The fundamental underpinning of the situational leadership is that there is no prevalent style of leadership. Hersey and Blanchard (1969) propose that effective leadership is task-relevant and that the most successful leaders are those that adapt their leadership style to the maturity of the individual or group they are attempting to lead/influence.
It follows, therefore, that effective leadership fluctuates, not only with the person or group that is being influenced, but it will also depend on the task, job or function that needs to be accomplished.
Hersey and Blanchard define individuals into four main categories and this is separated by the amount of commitment and competence, a different style of leadership is therefore required for each:-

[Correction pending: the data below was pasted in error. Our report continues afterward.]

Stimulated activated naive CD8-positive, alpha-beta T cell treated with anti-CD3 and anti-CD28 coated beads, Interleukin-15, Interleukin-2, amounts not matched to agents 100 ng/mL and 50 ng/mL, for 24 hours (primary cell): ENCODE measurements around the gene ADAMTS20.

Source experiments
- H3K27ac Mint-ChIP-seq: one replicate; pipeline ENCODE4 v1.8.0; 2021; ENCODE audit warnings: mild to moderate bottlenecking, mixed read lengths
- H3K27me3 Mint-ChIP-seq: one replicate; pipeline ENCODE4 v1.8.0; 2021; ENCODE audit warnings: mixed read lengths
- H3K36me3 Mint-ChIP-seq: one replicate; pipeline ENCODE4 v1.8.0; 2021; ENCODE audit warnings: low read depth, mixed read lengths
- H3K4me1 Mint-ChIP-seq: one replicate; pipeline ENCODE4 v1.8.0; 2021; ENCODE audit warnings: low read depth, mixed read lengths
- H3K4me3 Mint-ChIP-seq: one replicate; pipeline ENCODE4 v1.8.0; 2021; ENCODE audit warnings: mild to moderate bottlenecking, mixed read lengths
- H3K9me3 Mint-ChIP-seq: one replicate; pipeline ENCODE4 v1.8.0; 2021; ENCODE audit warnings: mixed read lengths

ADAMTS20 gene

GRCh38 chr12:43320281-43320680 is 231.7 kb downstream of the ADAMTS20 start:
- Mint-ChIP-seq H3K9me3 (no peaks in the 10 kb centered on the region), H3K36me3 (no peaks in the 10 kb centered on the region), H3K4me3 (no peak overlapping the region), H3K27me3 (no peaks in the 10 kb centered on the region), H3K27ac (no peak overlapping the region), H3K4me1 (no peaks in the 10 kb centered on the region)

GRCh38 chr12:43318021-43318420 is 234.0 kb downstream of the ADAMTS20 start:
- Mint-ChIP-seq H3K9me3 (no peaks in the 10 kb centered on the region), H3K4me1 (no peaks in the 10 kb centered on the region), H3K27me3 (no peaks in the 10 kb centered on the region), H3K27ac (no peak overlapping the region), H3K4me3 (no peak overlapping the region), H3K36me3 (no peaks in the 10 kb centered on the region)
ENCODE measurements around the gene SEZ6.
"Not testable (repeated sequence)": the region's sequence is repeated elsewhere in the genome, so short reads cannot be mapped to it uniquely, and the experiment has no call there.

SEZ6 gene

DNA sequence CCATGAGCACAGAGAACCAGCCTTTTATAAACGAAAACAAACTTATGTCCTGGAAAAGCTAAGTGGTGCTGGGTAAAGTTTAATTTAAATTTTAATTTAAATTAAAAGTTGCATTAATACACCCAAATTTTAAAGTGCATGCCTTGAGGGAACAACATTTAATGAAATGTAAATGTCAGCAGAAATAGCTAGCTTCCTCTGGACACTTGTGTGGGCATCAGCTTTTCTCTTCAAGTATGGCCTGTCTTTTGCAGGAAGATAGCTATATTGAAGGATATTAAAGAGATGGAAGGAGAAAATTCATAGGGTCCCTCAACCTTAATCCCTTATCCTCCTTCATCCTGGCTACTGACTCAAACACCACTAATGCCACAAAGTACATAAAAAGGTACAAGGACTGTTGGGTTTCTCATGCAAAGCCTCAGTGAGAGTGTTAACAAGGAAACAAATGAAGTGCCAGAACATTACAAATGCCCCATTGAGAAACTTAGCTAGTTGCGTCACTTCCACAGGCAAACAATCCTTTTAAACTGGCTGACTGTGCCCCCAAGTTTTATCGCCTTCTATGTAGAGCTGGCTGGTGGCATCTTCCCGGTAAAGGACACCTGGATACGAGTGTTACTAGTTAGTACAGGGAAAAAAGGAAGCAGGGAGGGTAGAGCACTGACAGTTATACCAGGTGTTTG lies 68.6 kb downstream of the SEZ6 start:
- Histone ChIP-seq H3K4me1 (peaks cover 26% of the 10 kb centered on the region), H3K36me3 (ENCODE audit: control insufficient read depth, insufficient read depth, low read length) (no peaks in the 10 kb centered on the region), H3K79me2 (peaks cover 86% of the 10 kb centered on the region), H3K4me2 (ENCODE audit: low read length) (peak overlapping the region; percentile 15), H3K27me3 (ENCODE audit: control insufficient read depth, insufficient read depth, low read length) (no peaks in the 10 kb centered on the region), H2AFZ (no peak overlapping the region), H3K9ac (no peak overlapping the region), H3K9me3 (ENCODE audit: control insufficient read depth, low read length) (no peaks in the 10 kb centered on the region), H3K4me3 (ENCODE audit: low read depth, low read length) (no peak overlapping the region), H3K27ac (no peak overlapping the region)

Hersey and Blanchard also characterized leadership style in terms of the amount of Task Behavior and Relationship Behavior that the leader provides to their followers. They categorized all leadership styles into four behavior types, which they named S1 to S4:
Of these, no one style is considered optimal for all leaders to use all the time. Effective leaders need to be flexible, and must adapt themselves according to the situation.